“After such a variety of labour and length of fruitless expectation, this success was extremely grateful to all parties, and the woods echoed with repeated huzzas. “Gracious God, what a jaw! How many animals must have been crushed between it!” was the exclamation of all; a fresh supply of grog went round, and the hearty fellows, covered with mud, continued the search.”

Reconstructing the mammoth for the first museum display.

Using the bones from the three sites, Rembrandt Peale carved wood duplicates of missing bones in order that two nearly complete skeletons could eventually be formed. On Christmas Eve, 1801, the first of these skeletons was displayed at Peale’s museum in Philadelphia, while the following year Rembrandt and Rubens Peale exhibited the second skeleton in London.

Peale Museum announcement of Mammoth

Knowledge of the mastodon was not confined solely within intellectual and scientific circles, however, as the prehistoric mammal captured the American public’s attention; the skeleton displayed in Peale’s Philadelphia museum was among the preeminent curiosities of its day, and much admired by visitors.

An invitation to the Peale Museum.

An invitation to the Peale Museum 1829.

In addition to their cultural relevance, the ability of the Peales to form a complete mastodon skeleton from the Orange County remains was critical to the contemporary international scientific community. Prior to the articulation of a complete mastodon skeleton, made possible only after the 1801 expedition, there was little consensus so far as the nature of this animal was concerned; the two Peale-assembled skeletons allowed for a more thorough interpretation of the mastodon’s movement, weight, potential range, and other important considerations. Some in Europe, such as Buffon, had previously claimed the American mammoth to simply be a relative of the elephant, an argument that continued to be forwarded by critics of the London exhibition.  Yet more importantly, the articulation of a complete skeleton and with it the ability for a more precise interpretation provided the critical information necessary for naturalists like Georges Cuvier, once and for all, to prove definitively that some animals had become extinct over the course of history-a theory considered heretical to some, as it ran counter to existing views of the world as seen through the lens of contemporary religion.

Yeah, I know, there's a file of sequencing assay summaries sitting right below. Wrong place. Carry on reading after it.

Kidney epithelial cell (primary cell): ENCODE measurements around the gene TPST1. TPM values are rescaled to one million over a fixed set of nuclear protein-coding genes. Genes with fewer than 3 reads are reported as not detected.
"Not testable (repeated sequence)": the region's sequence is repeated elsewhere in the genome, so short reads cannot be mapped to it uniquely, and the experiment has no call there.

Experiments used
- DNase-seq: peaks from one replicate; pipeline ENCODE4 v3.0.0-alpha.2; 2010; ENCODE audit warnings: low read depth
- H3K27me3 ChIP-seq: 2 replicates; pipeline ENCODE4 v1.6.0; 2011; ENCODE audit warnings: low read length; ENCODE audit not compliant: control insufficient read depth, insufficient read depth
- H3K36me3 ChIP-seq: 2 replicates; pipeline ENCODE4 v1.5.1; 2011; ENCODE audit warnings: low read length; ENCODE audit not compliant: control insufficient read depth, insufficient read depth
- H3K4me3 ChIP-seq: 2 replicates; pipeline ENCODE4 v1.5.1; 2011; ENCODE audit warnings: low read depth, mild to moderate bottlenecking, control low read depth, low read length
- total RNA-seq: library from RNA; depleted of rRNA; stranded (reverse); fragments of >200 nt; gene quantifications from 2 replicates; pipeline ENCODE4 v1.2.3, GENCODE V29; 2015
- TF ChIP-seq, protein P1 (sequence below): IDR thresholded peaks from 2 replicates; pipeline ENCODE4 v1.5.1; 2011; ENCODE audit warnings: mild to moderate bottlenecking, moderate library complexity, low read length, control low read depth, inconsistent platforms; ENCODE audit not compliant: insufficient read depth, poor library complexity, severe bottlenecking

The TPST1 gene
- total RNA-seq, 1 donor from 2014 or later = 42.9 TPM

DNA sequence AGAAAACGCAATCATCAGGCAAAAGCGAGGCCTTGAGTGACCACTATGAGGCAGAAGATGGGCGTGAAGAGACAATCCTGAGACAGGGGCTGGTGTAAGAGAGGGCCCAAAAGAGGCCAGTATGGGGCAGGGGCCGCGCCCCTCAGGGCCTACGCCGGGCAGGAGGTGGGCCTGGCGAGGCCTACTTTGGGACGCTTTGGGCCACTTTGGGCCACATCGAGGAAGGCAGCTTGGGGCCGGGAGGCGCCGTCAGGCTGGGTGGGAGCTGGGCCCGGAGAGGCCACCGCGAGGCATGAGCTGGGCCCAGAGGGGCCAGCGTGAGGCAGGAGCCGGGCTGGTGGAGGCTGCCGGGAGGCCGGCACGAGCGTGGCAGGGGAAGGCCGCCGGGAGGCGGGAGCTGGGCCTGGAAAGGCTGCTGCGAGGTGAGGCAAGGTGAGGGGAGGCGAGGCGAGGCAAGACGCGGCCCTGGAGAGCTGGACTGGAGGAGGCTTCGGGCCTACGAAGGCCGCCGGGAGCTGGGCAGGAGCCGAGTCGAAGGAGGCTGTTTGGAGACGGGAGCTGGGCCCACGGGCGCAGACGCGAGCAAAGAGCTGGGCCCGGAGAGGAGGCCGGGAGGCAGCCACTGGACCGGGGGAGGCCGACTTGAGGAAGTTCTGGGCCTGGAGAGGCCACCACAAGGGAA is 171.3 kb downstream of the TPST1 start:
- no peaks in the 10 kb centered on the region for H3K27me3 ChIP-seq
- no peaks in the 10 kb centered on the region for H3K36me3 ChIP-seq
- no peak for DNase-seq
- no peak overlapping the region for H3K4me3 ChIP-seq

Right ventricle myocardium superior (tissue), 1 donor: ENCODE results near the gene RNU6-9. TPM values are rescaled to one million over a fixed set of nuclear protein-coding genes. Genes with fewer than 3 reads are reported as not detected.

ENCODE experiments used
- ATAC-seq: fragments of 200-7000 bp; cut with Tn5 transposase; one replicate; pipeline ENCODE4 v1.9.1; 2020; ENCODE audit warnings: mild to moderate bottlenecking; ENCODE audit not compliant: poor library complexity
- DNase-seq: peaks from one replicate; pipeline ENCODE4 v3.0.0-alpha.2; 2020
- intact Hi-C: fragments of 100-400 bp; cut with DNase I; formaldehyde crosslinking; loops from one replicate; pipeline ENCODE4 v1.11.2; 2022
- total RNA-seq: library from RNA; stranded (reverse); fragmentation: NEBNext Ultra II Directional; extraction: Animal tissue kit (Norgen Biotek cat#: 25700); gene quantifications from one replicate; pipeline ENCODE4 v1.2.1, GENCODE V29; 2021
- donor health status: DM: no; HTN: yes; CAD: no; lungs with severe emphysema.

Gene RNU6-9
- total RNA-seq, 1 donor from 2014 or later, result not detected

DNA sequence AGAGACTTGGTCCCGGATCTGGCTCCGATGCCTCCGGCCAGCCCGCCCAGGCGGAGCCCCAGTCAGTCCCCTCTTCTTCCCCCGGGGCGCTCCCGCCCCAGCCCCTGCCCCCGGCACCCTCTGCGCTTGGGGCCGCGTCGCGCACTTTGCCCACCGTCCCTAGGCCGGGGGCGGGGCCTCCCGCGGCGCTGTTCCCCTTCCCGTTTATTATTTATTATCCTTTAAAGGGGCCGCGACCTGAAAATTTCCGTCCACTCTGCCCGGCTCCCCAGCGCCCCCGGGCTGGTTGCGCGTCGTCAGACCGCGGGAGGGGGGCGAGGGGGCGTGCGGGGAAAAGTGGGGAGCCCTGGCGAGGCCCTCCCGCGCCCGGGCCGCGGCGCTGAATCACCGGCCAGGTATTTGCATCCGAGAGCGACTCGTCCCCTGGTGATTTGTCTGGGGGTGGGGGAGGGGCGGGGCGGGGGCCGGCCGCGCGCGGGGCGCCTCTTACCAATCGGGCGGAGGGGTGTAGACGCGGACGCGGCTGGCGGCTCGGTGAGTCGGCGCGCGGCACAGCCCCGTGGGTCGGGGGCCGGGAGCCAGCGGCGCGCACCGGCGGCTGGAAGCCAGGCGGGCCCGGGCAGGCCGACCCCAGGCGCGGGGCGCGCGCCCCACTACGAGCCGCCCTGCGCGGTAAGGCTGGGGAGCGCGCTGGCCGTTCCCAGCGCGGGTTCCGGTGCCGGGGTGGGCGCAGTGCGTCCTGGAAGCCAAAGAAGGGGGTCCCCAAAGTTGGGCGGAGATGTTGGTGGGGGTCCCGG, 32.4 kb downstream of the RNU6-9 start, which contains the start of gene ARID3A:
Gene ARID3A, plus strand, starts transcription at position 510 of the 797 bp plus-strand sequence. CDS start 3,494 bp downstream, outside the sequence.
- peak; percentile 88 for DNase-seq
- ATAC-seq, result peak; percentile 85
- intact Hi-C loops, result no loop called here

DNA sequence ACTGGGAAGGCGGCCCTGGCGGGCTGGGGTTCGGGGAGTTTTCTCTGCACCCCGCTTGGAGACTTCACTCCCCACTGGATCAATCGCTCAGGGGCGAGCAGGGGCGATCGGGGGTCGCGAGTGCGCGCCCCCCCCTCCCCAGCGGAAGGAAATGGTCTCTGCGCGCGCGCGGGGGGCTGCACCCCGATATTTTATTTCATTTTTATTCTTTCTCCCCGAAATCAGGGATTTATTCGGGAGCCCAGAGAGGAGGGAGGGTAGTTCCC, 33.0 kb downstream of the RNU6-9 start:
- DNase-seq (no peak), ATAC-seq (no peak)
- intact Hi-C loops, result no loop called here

The Artist in His Museum, 1822.  Notice the mastodon specimens in the foreground and the glimpse of the articulated behemoth behind the curtain.

The Artist in His Museum, Charles Willson Peale 1822 (1741–1827). Notice the mastodon specimens in the foreground and the glimpse of the articulated behemoth behind the curtain; a high point of his career.

All in all, a discovery of immense importance, nearly forgotten in our education.

Barnes Pond today.

Barber’s Pond today.

Co-rex-ions (a thoughtful read)

Originally posted on What's In John's Freezer?:

This post is solely my opinion; not reflecting any views of my coauthors, my university, etc, and was written in my free time at home. I am just putting my current thoughts in writing, with the hope of stimulating some discussion. My post is based on some ruminations I’ve had over recent years, in which I’ve seen a lot of change happening in how science’s self-correcting process works, and the levels of openness in science, which are trends that seem likely to only get more intense.